The similarity to Facebook continues with an equivalent service to the "like" button, on Google+ it's called "+1". One thing that is very different is the lack of third party apps, spam and advertising. But then it's only a trial at the moment!! It will be interesting to see if Google+ fully replaces the Google Buzz service which is sort of like twitter, it certainly becomes irrelevant when Google+ allows public posts. Google+ does try to share you location too, but you can customise the piracy settings in a similar way to Facebook.

Share your thoughts on Google+ by commenting below, and remember to "+1" this post!

For more information: http://www.google.com/+/learnmore/ or check out this video from Google+:

Tuesday, 5 July 2011

Google Updates

Google have updated their webpage with a new black navigation bar. The last refresh was only in April, as reported by Web Warp Blog (click here). The latest update comes with functionality improvements too. Google is even quicker at finding webpages than before. It is easily the market leader in internet searching. In the latest canary release of Google Chrome (the beta testing stream) Google even preloads the top webpage in search results so that when you hit the result it appears instantly for you to look at. Google continually pushes technology forward to save you another few seconds each time you search.

Sunday, 3 July 2011

Wimbledon Finals in 3D

Introducing Web Warp Blog's first guest blogpost by PunctualWaffle
This weekend saw the first free-to-air Television broadcast in 3D, as the BBC showed the Ladies’ and Men’s finals of the Wimbledon Tennis Championships live from the All England Club. The matches were freely available in 3D to anyone with access to the BBC HD Channel and a 3D compatible TV. (And of course those magical 3D glasses, without which 3D viewing would be rather unfulfilling).

Sport in 3D on UK television is not a particularly new development, with Sky launching it’s dedicated 3D channel in October 2010. But this weekend’s showing was the first time that 3D viewing was available without subscription.

Wimbledon has a history of technological experimentation and advancement with regards to television, being one of the first events to be broadcast in colour, and then in HD a few decades later. This could yet prove to be an important historical event in the technological development of Television, although ultimately only time will tell.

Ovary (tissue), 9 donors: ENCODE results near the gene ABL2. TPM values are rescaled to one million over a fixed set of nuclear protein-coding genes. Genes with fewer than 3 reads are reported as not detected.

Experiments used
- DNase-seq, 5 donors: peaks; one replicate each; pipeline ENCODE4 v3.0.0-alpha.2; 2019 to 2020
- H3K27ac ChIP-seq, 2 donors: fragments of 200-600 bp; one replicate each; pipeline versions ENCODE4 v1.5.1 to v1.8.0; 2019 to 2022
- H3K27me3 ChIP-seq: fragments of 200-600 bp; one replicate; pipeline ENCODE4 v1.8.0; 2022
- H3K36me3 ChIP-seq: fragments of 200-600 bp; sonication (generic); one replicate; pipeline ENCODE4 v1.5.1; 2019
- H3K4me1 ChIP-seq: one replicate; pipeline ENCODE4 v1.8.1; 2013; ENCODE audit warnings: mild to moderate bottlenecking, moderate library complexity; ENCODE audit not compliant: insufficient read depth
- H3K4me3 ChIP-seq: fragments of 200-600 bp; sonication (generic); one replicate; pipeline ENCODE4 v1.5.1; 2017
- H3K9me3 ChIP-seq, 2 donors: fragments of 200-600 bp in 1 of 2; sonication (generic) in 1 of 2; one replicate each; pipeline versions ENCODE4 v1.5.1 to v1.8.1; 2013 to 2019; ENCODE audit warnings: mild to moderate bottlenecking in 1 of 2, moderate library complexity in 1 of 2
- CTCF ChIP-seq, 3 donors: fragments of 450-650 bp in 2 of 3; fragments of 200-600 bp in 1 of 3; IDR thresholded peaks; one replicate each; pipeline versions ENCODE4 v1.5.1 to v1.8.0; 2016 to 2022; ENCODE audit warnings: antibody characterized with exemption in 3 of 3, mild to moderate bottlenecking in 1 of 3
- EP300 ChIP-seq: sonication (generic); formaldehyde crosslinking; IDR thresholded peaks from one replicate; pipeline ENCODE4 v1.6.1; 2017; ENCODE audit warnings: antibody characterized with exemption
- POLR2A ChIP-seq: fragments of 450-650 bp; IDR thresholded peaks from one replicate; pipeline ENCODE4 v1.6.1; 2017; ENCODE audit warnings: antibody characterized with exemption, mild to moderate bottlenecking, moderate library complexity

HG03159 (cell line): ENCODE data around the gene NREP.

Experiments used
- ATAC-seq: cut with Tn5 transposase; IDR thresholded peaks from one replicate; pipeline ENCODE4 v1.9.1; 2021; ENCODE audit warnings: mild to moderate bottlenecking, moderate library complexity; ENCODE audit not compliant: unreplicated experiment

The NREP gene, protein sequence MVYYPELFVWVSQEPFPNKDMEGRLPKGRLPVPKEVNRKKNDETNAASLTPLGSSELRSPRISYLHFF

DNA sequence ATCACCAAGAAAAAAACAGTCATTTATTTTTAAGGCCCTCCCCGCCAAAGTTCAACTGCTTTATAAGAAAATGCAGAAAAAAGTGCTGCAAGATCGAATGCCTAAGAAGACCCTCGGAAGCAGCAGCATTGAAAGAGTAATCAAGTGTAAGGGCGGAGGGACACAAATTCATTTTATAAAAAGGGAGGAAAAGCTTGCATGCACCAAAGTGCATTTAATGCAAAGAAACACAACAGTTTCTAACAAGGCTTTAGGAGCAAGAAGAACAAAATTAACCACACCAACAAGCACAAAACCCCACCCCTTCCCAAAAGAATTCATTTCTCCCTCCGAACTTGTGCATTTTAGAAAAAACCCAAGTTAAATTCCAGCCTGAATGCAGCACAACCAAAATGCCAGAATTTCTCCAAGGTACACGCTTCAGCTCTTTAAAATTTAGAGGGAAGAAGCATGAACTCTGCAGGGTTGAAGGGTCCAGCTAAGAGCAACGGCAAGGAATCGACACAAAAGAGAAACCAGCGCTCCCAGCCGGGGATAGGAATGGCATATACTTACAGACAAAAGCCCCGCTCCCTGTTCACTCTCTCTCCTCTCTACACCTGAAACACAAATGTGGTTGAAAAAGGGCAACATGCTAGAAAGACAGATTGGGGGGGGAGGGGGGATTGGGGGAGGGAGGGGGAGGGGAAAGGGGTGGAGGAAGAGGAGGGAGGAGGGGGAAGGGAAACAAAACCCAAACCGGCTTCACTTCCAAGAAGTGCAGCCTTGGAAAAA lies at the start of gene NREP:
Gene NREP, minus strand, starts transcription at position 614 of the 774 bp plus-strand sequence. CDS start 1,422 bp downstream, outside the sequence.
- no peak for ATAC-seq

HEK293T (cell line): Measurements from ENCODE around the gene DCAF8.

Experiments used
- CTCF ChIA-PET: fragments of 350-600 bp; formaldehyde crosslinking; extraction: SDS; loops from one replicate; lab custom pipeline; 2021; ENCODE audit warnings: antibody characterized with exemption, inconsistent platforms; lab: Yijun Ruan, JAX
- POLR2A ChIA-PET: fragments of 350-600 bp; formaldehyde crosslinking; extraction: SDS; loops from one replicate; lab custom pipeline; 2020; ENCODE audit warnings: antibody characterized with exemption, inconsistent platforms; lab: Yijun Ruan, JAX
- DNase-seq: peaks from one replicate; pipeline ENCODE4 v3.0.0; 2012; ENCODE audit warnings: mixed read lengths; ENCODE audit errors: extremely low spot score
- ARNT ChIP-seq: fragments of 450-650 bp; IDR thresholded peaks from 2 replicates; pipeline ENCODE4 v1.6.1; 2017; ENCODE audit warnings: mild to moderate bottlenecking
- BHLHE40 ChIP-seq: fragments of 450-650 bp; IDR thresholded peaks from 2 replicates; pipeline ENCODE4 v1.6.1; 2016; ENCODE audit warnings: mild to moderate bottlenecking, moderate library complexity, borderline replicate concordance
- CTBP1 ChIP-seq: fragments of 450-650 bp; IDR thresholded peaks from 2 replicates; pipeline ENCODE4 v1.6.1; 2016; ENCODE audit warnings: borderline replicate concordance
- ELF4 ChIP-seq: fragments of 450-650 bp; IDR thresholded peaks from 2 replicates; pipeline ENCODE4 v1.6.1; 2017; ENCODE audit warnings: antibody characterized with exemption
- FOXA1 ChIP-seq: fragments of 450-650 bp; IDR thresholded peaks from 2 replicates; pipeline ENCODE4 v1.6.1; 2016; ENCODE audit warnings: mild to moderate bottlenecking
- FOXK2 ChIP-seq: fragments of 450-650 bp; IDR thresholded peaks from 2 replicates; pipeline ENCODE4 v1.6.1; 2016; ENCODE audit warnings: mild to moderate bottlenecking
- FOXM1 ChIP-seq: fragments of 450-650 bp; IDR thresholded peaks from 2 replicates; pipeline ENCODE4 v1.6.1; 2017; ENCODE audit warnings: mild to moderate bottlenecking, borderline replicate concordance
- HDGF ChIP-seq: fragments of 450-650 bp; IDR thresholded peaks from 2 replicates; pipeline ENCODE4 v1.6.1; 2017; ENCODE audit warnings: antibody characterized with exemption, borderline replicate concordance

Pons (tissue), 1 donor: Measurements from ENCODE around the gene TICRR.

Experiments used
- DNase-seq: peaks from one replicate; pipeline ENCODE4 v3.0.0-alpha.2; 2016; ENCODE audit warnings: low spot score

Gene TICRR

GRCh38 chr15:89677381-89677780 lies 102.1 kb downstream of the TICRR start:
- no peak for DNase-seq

Currently a technology available in very few homes, an event like this broadcast in 3D could be exactly what the technology needs, to capture the public’s imagination and gain popularity. Maybe the draw of one of the world’s great sporting events will result in 3D television becoming a slightly more familiar sight in the average living room.

Perhaps the relatively slow uptake of 3D television (apart from the obvious cost factor and the current scarcity of 3D content,) is due to the mixed opinion on the quality of 3D viewing in general. 3D does not appear to be universally loved by all those to have sampled it. 3D TV and indeed 3D films in cinemas appear to have split opinion amongst the public, and there are certainly differing views on which sports are best suited to 3D.

Many feel that Tennis in particular may lend itself to especially engaging 3D viewing, with it’s simple camera angles and the relatively confined environment of the court; perhaps more so than football or rugby, for example.

I for one am not a fan of the oversized glasses and am yet to be convinced of the true merits of 3D viewing, especially in the cinema. But I would love to know if seeing Tennis in 3D has converted any viewers, who until now had made a similar, sceptical judgment.

Did you watch the Wimbledon finals in 3D? Is this the kick-start of 3D TV? Or will it be just another passing fad? Let Web Warp Blog know what you think with a comment below.